• What climate-related risks do we face, and have they materially affected, or are they reasonably likely to materially affect, our strategy, results of operations or financial condition?
  • What, if anything, have we done to mitigate or adapt to our material climate-related risks?
  • Have we set any climate-related goal or target, and, if so, has it materially affected, or is it reasonably likely to materially affect, our business, results of operations or financial condition?
  • What information that we are not currently disclosing will the new rules require us to disclose?
  • For information that we are currently disclosing, will the new rules require that information to be established, assembled or disclosed differently, or disclosed more expansively or granularly, from how we are doing it now?  If so, how?
  • Which required disclosures might be particularly challenging for our company, such that they might merit special or prioritized focus?

5.   Begin to evaluate existing systems and resources related to climate-related information and identify changes that will need to be made.

Companies, particularly large accelerated filers, in some industries, such as energy or manufacturing, likely already have systems in place to collect much of the data called for by the new rules, and many public companies have been publishing voluntary disclosures in the form of ESG reports for years. However, smaller companies in such industries may not currently have the resources necessary to devote to compliance with the new rules. Likewise, companies in non-GHG intensive industries, such as financial services, previously may not have had the need, or had a more limited need, for such systems. And even those companies that are experienced in collecting and disclosing climate-related data and other information likely will need to expand their systems to cover a much broader universe of information and ensure that controls and procedures meet standards for disclosures in SEC-filed documents and are appropriate for enhanced scrutiny and potential liability that will come with including such disclosures in SEC-filed documents.

Companies may need to invest significantly in new personnel with appropriate expertise and in new technology, and they will need to expand their disclosure controls and procedures (including design, implementation and testing of such controls and procedures) to cover new sets of information that are wide-ranging, potentially voluminous and, in many cases, highly detailed.  Accordingly, public companies should begin to assess their existing capabilities and identify the changes they will need to make to comply with new rules to ensure that the changes can be effected in accordance with the compliance timeline.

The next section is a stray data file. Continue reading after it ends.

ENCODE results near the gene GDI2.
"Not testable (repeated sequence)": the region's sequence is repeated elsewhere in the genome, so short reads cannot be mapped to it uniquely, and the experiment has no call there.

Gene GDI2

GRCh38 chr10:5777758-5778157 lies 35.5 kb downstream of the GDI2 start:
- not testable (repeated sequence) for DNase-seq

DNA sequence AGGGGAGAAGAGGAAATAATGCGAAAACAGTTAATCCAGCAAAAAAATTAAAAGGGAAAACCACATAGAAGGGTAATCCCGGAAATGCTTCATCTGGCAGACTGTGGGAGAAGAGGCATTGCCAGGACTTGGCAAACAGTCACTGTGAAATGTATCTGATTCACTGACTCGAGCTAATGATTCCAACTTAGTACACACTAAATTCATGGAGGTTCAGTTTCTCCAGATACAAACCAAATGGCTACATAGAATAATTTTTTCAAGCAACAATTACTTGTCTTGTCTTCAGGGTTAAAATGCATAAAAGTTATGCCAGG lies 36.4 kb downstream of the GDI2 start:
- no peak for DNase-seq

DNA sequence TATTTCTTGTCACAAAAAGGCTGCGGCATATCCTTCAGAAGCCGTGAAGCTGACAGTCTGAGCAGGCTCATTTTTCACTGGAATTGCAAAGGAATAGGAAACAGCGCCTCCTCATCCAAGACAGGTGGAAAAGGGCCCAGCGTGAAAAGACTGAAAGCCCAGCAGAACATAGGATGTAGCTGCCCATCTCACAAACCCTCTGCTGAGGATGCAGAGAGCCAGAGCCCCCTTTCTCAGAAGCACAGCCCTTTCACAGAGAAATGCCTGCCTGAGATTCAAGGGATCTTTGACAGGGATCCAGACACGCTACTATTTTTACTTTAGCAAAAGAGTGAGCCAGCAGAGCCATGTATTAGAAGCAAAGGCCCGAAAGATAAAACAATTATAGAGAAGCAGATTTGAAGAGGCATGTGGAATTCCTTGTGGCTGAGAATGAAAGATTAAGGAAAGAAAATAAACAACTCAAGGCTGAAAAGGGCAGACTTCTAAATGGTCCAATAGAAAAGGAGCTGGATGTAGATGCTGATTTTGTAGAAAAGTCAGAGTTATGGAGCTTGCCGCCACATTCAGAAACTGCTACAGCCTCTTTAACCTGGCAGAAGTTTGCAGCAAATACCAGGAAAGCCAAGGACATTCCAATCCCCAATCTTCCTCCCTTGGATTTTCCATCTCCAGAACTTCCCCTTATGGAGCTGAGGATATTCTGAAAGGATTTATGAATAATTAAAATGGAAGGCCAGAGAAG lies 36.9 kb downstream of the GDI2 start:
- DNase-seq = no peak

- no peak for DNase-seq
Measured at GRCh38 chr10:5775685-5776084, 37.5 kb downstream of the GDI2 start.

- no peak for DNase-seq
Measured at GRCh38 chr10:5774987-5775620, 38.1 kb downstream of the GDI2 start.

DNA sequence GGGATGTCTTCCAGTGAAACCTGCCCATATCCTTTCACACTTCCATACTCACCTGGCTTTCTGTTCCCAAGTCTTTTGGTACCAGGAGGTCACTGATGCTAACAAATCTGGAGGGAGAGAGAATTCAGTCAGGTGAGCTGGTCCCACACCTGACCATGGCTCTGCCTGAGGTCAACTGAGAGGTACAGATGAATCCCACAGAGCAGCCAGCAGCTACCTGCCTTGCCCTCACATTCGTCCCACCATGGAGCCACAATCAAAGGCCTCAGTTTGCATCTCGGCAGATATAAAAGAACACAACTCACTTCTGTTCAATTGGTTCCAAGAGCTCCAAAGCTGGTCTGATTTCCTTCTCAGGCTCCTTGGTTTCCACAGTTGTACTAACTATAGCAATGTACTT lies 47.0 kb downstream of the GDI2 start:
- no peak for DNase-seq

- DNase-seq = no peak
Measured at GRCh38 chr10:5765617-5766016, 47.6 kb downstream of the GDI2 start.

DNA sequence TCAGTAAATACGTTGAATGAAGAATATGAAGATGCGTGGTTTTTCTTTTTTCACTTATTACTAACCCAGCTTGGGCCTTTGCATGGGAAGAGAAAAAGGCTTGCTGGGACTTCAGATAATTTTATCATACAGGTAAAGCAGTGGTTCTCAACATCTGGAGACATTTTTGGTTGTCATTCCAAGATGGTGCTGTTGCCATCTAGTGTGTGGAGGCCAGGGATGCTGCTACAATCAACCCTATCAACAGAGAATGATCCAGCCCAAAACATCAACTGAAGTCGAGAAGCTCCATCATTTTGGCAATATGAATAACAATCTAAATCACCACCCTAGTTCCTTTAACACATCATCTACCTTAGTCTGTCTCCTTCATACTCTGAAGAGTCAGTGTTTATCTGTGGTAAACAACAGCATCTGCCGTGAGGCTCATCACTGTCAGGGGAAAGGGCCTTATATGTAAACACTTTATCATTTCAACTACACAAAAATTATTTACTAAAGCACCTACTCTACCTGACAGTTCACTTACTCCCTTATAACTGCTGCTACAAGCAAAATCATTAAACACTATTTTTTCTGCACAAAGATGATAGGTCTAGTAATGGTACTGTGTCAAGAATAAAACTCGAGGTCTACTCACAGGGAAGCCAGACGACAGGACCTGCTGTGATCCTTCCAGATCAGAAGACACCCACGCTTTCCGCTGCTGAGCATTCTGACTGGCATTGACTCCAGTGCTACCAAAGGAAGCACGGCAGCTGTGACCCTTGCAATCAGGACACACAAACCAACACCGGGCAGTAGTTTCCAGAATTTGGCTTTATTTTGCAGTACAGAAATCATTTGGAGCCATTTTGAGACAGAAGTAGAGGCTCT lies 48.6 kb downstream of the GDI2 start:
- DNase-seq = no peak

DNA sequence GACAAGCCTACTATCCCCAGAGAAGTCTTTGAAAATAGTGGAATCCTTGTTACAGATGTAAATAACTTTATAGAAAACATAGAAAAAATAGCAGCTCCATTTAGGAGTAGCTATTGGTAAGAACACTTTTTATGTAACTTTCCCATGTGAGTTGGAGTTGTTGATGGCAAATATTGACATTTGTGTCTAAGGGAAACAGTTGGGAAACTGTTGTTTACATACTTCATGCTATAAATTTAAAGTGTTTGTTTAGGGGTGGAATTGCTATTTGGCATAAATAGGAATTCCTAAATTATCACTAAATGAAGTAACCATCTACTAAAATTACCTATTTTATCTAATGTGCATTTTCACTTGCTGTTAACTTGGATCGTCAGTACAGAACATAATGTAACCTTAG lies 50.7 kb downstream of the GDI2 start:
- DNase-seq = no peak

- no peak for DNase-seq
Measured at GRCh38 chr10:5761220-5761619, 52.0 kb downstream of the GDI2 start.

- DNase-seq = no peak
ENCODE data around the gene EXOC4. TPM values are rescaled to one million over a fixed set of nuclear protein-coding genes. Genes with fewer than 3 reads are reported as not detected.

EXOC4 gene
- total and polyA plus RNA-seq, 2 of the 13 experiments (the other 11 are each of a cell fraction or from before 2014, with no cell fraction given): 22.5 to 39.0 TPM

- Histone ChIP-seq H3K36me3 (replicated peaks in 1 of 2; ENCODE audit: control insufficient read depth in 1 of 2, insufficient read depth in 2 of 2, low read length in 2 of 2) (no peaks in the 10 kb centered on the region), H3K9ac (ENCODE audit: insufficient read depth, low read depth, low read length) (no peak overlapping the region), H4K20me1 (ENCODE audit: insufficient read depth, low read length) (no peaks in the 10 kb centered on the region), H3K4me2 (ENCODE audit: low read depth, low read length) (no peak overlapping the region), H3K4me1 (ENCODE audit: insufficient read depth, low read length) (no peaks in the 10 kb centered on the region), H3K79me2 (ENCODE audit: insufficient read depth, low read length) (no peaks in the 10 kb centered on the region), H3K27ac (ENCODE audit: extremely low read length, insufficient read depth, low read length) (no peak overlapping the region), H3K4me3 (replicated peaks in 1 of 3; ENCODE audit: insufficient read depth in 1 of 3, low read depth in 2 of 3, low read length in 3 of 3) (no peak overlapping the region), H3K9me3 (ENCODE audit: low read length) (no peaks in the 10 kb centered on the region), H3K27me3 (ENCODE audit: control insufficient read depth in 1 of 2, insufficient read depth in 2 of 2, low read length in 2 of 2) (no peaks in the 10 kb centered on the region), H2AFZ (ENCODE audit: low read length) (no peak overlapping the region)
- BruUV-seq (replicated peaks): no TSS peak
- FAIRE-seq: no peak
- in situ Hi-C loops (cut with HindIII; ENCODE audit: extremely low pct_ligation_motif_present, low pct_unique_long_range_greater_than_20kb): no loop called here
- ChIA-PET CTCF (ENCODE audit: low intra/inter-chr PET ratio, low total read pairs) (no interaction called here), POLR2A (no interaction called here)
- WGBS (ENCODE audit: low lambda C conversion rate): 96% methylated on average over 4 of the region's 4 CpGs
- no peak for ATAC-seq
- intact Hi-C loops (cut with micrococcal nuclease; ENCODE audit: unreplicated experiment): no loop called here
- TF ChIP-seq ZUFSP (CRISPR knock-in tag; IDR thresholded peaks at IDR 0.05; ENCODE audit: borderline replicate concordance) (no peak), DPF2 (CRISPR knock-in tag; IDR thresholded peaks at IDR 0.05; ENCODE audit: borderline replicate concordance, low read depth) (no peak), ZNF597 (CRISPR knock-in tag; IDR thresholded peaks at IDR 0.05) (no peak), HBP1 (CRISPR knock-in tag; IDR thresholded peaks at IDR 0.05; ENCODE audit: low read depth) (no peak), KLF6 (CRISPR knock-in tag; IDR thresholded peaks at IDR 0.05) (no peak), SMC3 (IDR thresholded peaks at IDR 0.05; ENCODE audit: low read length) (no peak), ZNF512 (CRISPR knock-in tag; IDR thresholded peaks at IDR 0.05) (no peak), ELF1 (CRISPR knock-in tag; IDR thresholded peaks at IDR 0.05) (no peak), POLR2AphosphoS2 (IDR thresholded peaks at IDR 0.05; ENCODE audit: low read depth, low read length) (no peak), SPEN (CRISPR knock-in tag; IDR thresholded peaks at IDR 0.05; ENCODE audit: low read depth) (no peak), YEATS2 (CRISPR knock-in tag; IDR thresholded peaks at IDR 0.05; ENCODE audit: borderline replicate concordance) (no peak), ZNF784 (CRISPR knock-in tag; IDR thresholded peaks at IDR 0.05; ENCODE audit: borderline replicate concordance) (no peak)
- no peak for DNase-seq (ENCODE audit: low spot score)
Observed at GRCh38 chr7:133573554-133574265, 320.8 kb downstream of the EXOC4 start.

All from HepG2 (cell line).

Additionally, the climate-related risk disclosures required by the new rules may require that companies devote significant resources to expanding the process by which they identify and assess climate-related risk. The new rules place a heightened emphasis on materiality (e.g., the requirement noted above to disclose GHG emissions if such emissions are “material”). To the extent not already in place, companies should begin building systems for making and documenting decisions around materiality in the specific context of climate-related information.

6.   Evaluate needs and strategy for retaining third parties to assist with disclosures, including for attestation of GHG emissions data.

As noted above, for companies that are required to disclose Scope 1 or Scope 2 emissions data, the new rules eventually will require attestation regarding such emissions data by an independent third party meeting certain minimum qualifications, which may be a public accounting firm if it meets the minimum qualifications but need not be an accounting firm. The market for providing these attestation services is evolving and will continue to evolve as accounting firms and others develop their ability to provide these services. Some observers have raised concerns that the supply of emission-attestation services may not initially meet the demand for such services that the proposed rules would create. While the attestation requirement does not apply until after the third year a company is required to disclose emissions data, companies, especially large accelerated filers, may wish to begin thinking about their options for third parties to handle the attestation, as they may be helpful in establishing the controls and procedures for collecting the data to ensure that the disclosure information being developed and gathered will be sufficient for attestors to provide the required assurance.